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Alexandra Andrews Group

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Otto Rodionov
Otto Rodionov

Pocahontas (1995)



Three actors in the film have been involved in other Pocahontas-related projects. Gordon Tootoosis acted as Chief Powhatan in Pocahontas: The Legend (1995).[6] Christian Bale and Irene Bedard would portray John Rolfe and Pocahontas's mother, respectively, in Terrence Malick's The New World (2005).[7]




Pocahontas (1995)


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Timed with Pocahontas' 400th birthday, Pocahontas had a limited release in North America on June 16, 1995, playing in only six selected theaters in Chicago, Boston, Atlanta, Detroit, St. Louis and Los Angeles.[115] The film grossed $2.7 million during its first weekend, standing at the eighth place in the box office ranking.[116] It beat the record set by The Lion King the previous year for the highest-grossing opening weekend on fewer than 50 screens, a record that has not been beaten.[117][118] The wide release followed on June 23, 1995, in 2,596 screens. Studio estimates initially anticipated Pocahontas earning $30.5 million, ranking first and beating out the previous box office champion Batman Forever (1995).[119] The figure was later revised to $28.8 million with Pocahontas falling second behind Batman Forever.[120] The final estimates placed Pocahontas narrowly ranking first grossing $29.5 million in its first weekend with Batman Forever falling into second place taking $29.2 million.[121]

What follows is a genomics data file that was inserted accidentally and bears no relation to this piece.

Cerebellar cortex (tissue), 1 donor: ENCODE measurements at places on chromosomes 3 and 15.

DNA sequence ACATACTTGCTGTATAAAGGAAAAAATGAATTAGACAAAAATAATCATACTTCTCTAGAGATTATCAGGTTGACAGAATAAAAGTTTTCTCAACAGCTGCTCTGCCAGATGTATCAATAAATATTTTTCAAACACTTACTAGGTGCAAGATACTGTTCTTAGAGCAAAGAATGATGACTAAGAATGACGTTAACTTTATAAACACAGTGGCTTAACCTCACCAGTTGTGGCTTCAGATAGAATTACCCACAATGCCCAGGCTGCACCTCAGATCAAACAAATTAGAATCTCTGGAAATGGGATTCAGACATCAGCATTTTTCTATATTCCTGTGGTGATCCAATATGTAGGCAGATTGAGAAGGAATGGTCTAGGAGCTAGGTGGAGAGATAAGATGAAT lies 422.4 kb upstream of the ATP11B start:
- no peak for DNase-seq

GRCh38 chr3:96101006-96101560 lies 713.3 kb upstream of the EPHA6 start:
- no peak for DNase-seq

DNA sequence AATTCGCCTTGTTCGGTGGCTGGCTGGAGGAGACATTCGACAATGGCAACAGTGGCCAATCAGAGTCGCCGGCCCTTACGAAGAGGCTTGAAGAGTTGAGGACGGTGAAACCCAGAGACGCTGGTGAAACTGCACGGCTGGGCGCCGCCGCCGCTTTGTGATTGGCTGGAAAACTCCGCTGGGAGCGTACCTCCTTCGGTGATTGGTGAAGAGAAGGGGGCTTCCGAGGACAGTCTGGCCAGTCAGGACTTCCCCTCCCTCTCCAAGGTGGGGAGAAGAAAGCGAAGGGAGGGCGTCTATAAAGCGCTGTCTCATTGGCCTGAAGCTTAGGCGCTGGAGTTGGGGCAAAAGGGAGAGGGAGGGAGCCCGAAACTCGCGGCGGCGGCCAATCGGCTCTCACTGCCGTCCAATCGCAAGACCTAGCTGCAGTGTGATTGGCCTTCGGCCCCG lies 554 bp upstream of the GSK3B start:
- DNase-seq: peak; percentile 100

Timed with Pocahontas' 400th birthday,[1] Pocahontas had a limited release in North America on June 16, 1995, playing in only six selected theaters.[2] The film grossed $2.7 million during its first weekend, standing at the eighth place in the box office ranking.[3] It beat the record set by The Lion King the previous year for the highest-grossing opening weekend on fewer than 50 screens, a record that has not been beaten.[4][5] The wide release followed on June 23, 1995, in 2,596 screens. Studio estimates initially anticipated Pocahontas earning $30.5 million, ranking first and beating out the previous box office champion Batman Forever (1995).[6] The figure was later revised to $28.8 million with Pocahontas falling second behind Batman Forever.[7] The final estimates placed Pocahontas narrowly ranking first grossing $29.5 million in its first weekend with Batman Forever falling into second place taking $29.2 million.[8]


As all of the actors and actresses recorded their dialogue separately, they did not meet each other until the premiere. Mel Gibson was absent from the film's premiere because he attended the premiere of Braveheart (1995) overseas at the time. As of 2019, Irene Bedard has not met him in person.


This animated film was released in the same year as another Pocahontas related film titled Pocahontas: The Legend (1995). It stars Gordon Tootoosis as Chief Powhatan. Tony Goldwyn, who starred in that live action film as Sir Edwin Wingfield, later voiced the title character in Disney's animated feature film Tarzan (1999).